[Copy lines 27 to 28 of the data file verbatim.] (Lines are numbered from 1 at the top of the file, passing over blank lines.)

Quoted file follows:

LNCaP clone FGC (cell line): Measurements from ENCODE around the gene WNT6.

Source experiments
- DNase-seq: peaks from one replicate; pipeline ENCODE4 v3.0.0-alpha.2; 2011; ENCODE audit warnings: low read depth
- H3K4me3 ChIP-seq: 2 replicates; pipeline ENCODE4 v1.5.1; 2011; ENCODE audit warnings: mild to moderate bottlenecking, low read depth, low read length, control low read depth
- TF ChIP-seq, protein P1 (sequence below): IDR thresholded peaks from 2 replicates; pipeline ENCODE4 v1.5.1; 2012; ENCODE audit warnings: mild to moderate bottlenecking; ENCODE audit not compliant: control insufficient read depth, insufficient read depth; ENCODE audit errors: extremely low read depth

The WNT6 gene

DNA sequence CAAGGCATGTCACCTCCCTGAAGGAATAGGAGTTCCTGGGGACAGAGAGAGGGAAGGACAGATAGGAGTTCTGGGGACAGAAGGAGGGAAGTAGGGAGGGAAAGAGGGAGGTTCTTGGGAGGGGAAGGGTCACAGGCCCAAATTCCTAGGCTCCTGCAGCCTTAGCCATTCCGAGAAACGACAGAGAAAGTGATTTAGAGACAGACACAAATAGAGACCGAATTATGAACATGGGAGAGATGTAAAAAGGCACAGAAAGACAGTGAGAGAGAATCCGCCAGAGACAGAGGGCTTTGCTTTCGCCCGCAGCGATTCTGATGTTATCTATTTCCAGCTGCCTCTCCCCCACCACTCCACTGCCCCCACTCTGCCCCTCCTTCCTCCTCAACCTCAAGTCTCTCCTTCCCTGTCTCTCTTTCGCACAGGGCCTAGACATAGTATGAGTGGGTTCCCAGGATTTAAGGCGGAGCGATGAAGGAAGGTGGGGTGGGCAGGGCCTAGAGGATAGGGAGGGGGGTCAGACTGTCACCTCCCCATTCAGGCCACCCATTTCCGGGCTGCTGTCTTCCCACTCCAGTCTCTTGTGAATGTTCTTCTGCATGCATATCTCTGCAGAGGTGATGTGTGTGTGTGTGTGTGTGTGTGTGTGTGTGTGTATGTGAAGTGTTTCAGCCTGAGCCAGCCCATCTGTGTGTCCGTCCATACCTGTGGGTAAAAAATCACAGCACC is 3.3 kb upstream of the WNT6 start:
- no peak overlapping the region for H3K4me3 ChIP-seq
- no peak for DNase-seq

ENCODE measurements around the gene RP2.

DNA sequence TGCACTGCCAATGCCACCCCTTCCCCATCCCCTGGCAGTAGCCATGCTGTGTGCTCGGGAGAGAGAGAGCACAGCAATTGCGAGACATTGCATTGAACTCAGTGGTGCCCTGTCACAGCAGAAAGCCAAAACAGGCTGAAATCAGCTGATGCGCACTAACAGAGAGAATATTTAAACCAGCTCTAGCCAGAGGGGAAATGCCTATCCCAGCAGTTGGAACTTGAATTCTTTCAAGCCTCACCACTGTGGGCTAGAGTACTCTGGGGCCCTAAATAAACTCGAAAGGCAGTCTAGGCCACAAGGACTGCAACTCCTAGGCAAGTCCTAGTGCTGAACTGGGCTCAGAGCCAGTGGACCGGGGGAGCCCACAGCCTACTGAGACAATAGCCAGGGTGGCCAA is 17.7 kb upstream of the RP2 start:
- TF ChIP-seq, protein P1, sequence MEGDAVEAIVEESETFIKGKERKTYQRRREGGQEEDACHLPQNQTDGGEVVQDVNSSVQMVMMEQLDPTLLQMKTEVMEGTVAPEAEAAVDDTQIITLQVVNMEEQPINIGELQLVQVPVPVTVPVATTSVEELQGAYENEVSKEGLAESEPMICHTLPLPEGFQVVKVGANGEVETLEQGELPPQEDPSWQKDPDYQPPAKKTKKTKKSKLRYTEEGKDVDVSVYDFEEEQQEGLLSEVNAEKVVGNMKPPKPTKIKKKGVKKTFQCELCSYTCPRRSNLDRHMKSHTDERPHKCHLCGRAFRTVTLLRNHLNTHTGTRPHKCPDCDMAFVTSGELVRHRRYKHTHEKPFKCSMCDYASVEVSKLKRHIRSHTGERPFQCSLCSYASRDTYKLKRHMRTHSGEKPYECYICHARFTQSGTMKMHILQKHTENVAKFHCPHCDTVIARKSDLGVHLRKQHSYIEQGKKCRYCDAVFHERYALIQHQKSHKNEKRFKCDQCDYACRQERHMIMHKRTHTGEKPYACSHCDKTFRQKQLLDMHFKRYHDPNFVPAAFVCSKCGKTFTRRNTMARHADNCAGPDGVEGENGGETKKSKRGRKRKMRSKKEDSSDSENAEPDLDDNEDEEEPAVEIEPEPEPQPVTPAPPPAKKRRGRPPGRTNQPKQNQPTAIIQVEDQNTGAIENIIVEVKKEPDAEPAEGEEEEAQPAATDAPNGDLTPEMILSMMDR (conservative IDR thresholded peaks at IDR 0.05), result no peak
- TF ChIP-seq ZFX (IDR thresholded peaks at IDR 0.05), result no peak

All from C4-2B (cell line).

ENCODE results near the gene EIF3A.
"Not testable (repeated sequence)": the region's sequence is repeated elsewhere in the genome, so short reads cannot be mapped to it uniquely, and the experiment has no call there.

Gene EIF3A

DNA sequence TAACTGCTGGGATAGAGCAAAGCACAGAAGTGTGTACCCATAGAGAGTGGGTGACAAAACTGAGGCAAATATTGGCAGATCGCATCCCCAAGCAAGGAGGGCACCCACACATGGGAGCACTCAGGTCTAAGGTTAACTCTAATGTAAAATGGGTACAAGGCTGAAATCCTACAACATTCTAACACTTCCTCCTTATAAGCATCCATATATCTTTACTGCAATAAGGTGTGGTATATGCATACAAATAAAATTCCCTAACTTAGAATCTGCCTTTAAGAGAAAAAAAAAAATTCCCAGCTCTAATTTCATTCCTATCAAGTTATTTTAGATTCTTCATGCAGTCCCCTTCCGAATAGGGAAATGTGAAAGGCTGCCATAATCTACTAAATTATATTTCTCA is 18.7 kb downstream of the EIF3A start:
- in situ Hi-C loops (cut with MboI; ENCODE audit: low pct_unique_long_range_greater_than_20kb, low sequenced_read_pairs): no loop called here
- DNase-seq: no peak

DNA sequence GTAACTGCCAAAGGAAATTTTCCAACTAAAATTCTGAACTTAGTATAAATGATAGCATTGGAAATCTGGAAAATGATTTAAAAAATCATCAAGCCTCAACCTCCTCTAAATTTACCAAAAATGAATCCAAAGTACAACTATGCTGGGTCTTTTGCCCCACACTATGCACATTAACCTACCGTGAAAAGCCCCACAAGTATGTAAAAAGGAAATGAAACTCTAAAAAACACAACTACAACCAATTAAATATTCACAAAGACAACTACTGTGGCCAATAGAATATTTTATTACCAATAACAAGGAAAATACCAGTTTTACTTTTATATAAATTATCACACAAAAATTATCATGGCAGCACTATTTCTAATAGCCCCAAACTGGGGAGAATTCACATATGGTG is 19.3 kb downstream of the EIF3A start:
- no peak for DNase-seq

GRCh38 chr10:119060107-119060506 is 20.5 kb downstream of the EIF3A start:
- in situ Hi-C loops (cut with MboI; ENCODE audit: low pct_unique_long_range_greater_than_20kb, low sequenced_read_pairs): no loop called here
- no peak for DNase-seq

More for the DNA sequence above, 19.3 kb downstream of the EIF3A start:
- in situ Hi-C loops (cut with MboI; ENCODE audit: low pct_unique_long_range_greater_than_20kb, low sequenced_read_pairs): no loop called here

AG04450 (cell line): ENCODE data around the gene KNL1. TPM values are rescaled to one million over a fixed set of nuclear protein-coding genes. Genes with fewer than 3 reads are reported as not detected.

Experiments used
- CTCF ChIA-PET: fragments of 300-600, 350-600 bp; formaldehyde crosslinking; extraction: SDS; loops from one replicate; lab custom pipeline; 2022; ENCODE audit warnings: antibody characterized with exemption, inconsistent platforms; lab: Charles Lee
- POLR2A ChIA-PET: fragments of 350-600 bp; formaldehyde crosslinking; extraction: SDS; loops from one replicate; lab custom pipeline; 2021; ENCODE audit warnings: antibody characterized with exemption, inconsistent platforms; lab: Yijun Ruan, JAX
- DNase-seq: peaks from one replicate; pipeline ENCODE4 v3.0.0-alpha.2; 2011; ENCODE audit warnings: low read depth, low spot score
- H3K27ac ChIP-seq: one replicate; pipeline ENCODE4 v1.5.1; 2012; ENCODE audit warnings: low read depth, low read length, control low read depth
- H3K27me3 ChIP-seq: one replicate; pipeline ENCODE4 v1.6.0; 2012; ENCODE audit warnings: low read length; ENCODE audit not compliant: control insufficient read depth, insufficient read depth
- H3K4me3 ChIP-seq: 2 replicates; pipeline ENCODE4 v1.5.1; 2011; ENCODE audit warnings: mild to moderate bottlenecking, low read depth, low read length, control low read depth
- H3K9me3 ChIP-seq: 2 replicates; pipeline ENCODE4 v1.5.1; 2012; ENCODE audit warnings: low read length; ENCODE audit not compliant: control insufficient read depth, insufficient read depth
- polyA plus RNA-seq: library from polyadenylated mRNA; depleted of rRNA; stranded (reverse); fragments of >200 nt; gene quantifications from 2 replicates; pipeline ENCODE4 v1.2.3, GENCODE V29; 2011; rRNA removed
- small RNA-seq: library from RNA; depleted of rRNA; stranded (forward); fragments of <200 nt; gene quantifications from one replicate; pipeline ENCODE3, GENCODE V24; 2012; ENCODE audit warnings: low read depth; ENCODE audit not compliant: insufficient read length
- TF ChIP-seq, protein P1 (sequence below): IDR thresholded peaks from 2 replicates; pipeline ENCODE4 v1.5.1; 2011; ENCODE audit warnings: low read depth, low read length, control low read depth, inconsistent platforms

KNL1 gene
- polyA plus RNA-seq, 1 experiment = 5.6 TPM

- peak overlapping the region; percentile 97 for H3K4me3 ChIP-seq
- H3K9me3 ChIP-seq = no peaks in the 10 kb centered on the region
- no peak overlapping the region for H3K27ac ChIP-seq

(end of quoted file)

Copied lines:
- in situ Hi-C loops (cut with MboI; ENCODE audit: low pct_unique_long_range_greater_than_20kb, low sequenced_read_pairs): no loop called here

AG04450 (cell line): ENCODE data around the gene KNL1. TPM values are rescaled to one million over a fixed set of nuclear protein-coding genes. Genes with fewer than 3 reads are reported as not detected.